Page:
As it is expected, the capital of Spain also offers a varied schedule of acts related to Easter. During the dates of Passion of Christ, Madrid added to its multiples cultural and tourist attractions a series of historical, religious and gastronomic routes essential for the traveller at this time.
Madrid offers to the visitor around twenty religious processions of different “cofradías”. We must have in mind that “la Villa” has celebrated the catholic Holy Week since the 15th century. This fact ensures us a remarkable artistic wealth on the religious carvings in polychrome wood on the thrones, accompanied by the “costaleros”.
But the “madrileños” take advantage of Passion Week for many other activities, like the culinary aspects. An entire universe unfolds around the typical gastronomy of these days, where the undisputed protagonists are desserts and sweets.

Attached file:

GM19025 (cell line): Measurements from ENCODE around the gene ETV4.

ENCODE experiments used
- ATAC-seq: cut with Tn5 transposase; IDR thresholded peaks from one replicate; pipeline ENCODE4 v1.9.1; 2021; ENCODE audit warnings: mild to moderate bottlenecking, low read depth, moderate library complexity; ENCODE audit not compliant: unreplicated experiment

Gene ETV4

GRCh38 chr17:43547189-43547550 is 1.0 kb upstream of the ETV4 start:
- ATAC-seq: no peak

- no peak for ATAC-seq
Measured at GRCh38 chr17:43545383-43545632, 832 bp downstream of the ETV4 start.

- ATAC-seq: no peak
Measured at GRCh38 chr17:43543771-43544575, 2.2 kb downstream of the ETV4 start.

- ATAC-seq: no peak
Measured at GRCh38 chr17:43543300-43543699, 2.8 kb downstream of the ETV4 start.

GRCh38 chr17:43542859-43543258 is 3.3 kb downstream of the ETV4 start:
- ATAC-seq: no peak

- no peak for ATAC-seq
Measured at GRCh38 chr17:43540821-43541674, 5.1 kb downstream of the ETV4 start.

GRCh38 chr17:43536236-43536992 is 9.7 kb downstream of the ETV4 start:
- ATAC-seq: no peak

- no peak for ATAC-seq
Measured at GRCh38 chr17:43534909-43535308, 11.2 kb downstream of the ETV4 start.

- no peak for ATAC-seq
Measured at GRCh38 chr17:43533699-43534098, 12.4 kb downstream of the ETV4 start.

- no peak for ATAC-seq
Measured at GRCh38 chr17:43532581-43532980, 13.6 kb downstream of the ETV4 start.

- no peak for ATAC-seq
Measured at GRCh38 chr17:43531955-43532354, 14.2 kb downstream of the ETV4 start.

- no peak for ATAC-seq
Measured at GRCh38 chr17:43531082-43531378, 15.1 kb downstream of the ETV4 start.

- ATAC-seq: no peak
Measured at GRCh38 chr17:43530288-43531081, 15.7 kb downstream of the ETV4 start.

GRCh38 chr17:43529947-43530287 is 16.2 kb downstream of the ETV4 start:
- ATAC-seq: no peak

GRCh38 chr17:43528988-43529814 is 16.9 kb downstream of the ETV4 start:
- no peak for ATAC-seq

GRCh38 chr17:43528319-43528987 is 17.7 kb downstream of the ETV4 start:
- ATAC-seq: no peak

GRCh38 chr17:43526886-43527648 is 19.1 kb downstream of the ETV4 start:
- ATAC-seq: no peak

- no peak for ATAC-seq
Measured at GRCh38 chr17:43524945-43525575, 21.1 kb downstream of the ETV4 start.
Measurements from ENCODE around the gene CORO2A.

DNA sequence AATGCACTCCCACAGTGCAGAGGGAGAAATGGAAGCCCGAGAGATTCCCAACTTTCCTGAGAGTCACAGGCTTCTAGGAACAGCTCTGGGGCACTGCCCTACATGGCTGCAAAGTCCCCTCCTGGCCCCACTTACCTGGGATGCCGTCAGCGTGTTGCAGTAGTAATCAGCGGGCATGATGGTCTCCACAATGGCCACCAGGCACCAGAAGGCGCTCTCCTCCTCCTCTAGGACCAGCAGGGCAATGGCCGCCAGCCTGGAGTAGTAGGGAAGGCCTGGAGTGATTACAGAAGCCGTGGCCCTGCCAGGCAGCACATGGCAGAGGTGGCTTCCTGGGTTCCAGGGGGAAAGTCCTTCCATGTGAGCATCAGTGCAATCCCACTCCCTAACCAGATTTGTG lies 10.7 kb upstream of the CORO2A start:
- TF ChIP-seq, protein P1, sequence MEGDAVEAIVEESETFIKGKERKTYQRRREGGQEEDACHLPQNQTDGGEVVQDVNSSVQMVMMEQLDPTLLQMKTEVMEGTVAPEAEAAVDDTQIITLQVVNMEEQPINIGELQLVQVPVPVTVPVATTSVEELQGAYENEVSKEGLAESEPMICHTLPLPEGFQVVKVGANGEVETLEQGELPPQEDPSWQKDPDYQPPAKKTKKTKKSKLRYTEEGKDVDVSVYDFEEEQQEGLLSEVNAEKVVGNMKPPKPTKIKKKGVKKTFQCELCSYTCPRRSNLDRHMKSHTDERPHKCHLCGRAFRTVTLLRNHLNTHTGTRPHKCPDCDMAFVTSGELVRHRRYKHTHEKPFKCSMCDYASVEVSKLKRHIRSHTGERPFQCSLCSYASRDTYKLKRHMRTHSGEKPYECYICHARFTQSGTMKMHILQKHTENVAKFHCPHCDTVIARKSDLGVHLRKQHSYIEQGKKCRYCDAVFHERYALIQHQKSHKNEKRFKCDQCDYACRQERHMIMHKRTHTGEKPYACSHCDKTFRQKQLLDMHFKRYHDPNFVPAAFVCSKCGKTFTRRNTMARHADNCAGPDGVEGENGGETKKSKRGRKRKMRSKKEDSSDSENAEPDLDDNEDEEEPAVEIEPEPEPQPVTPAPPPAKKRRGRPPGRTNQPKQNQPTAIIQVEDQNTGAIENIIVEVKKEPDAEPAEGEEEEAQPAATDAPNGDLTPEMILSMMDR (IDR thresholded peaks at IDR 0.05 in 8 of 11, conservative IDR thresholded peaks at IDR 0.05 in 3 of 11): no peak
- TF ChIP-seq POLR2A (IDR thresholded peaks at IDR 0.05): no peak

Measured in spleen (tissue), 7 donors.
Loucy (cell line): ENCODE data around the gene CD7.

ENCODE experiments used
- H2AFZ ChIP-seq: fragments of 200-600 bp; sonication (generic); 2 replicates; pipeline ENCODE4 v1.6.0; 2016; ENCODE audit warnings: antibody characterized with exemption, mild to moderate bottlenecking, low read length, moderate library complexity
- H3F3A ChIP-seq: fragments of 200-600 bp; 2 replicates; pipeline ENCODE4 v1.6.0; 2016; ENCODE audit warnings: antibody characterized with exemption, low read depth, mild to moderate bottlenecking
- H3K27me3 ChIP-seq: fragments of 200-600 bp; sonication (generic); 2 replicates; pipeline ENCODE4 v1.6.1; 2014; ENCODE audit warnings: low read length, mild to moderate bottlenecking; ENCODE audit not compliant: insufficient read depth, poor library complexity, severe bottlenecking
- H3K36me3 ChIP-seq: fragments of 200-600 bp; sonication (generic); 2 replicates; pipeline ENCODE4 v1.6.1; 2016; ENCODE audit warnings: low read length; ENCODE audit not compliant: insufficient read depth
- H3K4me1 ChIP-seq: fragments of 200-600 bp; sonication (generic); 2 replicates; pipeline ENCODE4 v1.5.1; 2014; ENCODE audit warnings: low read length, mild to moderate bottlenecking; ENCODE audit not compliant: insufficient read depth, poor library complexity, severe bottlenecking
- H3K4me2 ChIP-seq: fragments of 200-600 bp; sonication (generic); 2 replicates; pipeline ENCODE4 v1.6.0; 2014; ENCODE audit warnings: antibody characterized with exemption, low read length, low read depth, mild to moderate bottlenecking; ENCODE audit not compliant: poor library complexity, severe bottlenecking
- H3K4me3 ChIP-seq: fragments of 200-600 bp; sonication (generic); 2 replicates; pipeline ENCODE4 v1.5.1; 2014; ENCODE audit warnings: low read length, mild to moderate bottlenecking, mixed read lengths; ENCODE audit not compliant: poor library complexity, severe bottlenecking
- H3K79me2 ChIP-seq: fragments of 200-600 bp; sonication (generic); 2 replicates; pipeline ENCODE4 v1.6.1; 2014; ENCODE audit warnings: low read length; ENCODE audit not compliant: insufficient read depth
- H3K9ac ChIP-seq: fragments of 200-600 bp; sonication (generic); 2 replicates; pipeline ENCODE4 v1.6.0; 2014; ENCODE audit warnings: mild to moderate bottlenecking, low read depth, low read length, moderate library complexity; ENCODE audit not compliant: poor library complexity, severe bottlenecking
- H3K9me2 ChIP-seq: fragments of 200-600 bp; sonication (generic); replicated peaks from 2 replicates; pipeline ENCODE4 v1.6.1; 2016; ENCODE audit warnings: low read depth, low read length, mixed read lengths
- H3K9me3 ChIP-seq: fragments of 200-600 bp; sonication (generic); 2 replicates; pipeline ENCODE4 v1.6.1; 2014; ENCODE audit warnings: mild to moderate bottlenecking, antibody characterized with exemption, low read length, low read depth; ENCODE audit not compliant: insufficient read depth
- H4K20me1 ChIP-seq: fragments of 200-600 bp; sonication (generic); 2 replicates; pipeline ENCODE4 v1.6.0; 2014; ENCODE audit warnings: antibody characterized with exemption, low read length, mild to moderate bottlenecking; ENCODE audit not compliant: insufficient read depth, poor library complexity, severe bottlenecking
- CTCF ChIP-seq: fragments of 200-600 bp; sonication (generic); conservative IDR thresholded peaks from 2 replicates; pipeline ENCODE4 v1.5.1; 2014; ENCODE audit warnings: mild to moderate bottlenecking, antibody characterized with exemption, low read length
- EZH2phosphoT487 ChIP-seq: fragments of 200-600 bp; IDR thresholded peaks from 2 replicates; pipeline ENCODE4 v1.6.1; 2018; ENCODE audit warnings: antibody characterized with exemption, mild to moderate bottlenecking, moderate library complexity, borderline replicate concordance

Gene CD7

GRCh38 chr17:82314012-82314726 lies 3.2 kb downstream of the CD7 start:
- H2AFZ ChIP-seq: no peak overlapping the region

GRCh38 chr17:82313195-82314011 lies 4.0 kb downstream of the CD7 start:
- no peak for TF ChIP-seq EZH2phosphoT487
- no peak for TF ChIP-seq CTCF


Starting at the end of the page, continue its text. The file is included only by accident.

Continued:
With a hidden past in the kitchens of the convents, the nuns maintained for centuries the correct recipes for pastries of ancient times: “Bartolillos, leche frita, buñuelos, flores de sartén…”
But in this world of sweets of Madrid’s Easter, the real star is “la Torrija”. A piece of bread, bathed in milk, honey or wine, with cinnamon and sugar and with a stimulating smell which is only the prelude to a delicious taste.
Eat and drink in Madrid these days is a way of complementing the contemplation of the thrones and the fervor of the penitents.
Image in Creative Commons or Public Domain: Flickr/PromoMadrid